HIGH POINT, N.C. (WGHP) — Tropical Storm Ophelia is moving out of North Carolina and crossing into Virginia, according to the National Hurricane Center’s 5 p.m. advisory.

The storm is crossing into southeastern Virginia. However, it is still causing tropical storm conditions over the Outer Banks.

The storm is currently around 50 miles south of Richmond, Virginia and about 160 miles southwest of Ocean City, Maryland.

There are reported maximum sustained winds of 40 mph. Ophelia is moving north at 12 mph.

A Storm Surge Warning is in effect for Hatteras Inlet, North Carolina to Duck.

A Storm Surge Warning means there is a danger of life-threatening inundation, from rising water moving inland from the coastline, during the next 36 hours in the indicated locations, according to the National Hurricane Center. This is a life-threatening situation. People in these areas should take all necessary actions to protect life and property from rising water and the potential for other dangerous conditions. Promptly follow evacuation and other instructions from local officials.

Tropical Storm Warnings are in effect in:

  • Ocracoke Inlet, North Carolina to Fenwick Island, Delaware
  • Albemarle and Pamlico Sounds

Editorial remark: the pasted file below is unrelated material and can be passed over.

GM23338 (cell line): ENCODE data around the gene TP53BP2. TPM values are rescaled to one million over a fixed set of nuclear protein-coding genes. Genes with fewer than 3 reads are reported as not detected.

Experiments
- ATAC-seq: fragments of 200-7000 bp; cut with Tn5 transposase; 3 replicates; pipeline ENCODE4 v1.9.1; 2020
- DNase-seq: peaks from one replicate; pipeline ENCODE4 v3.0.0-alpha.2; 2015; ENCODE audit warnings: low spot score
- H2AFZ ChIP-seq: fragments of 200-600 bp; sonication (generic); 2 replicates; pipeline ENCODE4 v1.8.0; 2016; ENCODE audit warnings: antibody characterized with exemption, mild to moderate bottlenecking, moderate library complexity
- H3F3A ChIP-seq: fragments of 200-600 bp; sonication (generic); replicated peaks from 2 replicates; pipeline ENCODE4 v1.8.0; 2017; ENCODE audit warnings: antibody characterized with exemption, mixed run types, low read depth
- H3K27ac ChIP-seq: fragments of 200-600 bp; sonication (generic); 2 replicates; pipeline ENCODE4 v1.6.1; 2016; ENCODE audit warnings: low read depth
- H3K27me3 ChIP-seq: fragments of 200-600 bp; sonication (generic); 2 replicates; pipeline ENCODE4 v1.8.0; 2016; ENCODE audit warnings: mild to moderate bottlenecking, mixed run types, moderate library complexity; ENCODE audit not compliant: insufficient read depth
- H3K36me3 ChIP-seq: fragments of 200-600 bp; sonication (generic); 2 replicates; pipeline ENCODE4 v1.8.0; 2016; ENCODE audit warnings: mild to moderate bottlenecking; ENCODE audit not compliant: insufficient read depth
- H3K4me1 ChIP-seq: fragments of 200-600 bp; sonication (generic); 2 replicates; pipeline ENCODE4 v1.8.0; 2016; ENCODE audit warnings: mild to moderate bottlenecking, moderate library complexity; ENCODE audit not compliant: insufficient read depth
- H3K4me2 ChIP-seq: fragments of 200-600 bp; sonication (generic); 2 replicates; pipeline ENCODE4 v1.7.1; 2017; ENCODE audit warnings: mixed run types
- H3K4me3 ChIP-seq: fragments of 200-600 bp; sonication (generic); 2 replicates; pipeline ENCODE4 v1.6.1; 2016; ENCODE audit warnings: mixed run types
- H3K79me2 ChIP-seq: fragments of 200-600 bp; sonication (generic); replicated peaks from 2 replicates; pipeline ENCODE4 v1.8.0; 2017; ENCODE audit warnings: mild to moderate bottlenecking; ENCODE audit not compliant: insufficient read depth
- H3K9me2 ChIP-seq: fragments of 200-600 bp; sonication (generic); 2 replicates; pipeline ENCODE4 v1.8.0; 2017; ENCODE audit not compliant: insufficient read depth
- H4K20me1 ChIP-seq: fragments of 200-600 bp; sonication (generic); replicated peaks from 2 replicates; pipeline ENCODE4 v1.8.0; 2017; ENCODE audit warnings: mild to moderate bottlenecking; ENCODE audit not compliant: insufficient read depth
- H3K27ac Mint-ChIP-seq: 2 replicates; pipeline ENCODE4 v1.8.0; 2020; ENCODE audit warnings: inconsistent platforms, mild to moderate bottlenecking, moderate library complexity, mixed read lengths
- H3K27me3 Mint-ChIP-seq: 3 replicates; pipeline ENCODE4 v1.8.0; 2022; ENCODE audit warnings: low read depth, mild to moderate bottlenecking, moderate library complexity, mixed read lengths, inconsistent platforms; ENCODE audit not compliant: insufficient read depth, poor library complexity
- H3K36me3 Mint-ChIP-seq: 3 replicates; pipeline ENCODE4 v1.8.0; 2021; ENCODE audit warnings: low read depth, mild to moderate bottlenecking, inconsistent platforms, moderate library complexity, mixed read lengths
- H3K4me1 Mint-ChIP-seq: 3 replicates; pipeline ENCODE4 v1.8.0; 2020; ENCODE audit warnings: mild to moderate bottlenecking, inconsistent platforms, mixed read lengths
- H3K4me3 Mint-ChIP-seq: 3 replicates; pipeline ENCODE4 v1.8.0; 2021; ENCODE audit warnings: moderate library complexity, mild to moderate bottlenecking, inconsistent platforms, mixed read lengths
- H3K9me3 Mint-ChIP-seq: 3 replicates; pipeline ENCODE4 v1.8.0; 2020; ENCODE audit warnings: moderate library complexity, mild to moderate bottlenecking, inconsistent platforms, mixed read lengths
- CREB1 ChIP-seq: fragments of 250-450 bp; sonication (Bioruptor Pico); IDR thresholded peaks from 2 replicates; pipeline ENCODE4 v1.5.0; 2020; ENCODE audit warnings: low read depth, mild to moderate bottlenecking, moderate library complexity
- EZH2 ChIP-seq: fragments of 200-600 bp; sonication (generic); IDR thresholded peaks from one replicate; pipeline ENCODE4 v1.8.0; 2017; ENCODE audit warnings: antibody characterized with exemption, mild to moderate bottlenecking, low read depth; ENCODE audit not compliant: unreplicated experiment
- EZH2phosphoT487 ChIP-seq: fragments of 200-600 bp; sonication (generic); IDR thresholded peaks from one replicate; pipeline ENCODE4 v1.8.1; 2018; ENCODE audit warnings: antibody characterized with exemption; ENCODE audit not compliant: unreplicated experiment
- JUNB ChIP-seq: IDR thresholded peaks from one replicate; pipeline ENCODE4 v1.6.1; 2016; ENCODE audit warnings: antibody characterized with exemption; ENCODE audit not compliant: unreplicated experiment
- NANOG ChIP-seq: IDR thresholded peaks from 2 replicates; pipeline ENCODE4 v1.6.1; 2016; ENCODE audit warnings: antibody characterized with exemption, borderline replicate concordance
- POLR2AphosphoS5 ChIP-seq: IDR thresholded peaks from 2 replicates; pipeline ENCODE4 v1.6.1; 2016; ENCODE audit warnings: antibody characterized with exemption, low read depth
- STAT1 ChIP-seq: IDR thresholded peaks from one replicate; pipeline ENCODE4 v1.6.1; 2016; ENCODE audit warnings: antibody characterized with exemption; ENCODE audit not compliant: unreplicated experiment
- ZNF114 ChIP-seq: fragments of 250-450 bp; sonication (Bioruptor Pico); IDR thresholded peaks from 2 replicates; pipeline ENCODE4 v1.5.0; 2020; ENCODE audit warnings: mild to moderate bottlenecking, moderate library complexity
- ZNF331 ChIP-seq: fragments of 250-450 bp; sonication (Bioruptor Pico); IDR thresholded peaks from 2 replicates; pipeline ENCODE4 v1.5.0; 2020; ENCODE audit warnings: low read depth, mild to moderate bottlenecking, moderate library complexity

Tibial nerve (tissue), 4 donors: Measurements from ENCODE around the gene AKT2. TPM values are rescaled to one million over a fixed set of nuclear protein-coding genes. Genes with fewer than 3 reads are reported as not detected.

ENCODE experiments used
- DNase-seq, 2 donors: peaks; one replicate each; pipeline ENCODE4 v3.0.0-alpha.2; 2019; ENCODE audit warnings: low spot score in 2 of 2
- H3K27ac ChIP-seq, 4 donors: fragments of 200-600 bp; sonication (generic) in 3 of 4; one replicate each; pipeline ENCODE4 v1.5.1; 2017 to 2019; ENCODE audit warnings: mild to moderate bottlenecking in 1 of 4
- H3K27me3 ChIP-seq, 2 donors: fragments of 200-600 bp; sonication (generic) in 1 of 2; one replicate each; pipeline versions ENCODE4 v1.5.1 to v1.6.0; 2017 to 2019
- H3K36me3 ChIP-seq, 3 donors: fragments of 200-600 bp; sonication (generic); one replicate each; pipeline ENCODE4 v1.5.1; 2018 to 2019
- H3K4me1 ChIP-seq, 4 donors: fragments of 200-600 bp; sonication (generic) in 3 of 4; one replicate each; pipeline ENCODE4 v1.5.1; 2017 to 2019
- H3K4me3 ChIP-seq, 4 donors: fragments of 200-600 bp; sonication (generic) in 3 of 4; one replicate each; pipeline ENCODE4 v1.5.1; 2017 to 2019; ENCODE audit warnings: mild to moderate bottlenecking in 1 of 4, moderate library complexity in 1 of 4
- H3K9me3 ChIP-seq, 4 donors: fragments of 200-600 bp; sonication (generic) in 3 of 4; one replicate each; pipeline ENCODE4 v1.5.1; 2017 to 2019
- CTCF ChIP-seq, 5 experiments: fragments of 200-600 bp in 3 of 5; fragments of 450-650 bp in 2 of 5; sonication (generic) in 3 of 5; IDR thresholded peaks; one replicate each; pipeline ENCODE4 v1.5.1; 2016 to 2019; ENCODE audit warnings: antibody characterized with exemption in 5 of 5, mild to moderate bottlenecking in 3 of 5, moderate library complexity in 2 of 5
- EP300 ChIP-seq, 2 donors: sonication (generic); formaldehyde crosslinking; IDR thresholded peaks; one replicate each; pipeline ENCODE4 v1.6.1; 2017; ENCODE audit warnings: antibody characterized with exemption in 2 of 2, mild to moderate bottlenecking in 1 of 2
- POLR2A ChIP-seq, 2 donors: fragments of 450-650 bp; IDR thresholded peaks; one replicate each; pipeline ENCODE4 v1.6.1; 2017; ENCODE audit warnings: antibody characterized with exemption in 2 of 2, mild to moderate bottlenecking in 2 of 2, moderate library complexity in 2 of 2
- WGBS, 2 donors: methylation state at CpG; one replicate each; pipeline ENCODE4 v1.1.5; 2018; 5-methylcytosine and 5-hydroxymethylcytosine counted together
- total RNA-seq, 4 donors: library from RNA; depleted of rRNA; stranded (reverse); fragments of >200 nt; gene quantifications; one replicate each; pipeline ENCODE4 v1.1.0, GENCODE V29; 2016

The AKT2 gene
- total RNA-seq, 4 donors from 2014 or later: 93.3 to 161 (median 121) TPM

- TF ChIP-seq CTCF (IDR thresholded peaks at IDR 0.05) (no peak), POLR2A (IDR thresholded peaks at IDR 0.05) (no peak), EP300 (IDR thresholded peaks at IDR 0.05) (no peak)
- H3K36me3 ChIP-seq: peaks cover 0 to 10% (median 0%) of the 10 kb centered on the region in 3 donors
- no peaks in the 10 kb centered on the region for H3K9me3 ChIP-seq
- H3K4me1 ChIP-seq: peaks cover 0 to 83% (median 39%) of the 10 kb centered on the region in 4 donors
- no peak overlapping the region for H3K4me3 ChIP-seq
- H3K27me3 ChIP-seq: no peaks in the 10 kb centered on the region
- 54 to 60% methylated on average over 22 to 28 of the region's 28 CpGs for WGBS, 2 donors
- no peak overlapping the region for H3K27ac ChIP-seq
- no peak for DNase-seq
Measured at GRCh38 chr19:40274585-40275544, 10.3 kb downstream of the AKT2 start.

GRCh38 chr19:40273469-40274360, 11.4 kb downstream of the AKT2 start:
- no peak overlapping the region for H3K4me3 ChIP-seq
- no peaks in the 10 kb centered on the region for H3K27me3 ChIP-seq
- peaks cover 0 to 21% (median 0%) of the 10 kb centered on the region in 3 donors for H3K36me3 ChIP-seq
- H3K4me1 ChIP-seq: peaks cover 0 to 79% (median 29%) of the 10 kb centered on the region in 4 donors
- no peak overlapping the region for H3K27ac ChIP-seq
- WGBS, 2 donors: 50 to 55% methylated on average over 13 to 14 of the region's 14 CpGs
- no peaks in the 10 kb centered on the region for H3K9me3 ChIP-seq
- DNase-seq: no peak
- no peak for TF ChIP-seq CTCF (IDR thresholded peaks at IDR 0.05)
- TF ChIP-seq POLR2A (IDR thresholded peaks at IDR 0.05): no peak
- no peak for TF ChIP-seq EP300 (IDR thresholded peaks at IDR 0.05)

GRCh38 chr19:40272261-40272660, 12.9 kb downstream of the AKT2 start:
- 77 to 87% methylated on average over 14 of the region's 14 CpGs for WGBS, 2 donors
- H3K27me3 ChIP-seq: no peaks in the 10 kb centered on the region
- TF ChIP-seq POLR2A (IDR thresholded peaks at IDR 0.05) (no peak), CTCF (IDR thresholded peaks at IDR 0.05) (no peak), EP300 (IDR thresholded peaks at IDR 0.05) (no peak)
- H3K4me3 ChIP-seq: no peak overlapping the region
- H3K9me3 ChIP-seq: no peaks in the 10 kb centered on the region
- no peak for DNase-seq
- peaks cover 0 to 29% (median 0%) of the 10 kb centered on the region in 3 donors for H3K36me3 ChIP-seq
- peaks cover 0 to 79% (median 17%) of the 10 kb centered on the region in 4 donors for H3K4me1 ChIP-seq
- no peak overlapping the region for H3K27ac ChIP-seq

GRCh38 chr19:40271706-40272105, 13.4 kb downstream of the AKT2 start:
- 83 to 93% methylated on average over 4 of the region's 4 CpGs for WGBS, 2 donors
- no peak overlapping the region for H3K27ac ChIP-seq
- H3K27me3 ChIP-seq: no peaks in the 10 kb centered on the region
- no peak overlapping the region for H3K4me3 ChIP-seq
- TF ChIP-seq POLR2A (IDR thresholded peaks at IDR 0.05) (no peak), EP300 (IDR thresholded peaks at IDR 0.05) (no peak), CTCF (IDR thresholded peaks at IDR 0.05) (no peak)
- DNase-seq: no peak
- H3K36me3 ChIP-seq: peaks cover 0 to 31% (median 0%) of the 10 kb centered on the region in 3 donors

• Tidal Potomac south of Cobb Island
  • Chesapeake Bay south of North Beach

Water could reach the following levels due to storm surges in these areas:

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  • Hatteras Inlet, NC to Duck, NC…2-4 ft
  • James and York Rivers…2-4 ft
  • Rappahannock River…2-4 ft
  • Lower Potomac River…2-4 ft
  • Duck, NC to Manasquan Inlet, NJ…1-3 ft
  • Upper Chesapeake Bay…1-3 ft
  • Delaware Bay…1-3 ft
  • Surf City NC, NC to Hatteras Inlet, NC…1-2 ft
  • Neuse and Bay Rivers…1-2 ft
  • Pamlico and Pungo Rivers…1-2 ft
  • Albemarle and Pamlico Sound…1-2 ft

Tropical storm conditions will continue to affect the coasts of North Carolina and Virginia through Saturday night. An additional 1-3 inches of rain is expected in North Carolina.

Flash floods are a possibility throughout North Carolina as well as the rest of the mid-Atlantic states up to New Jersey. Isolated river flooding is also a possibility in areas with heavy rainfall.

A tornado or two could also possibly occur over parts of the East Coast.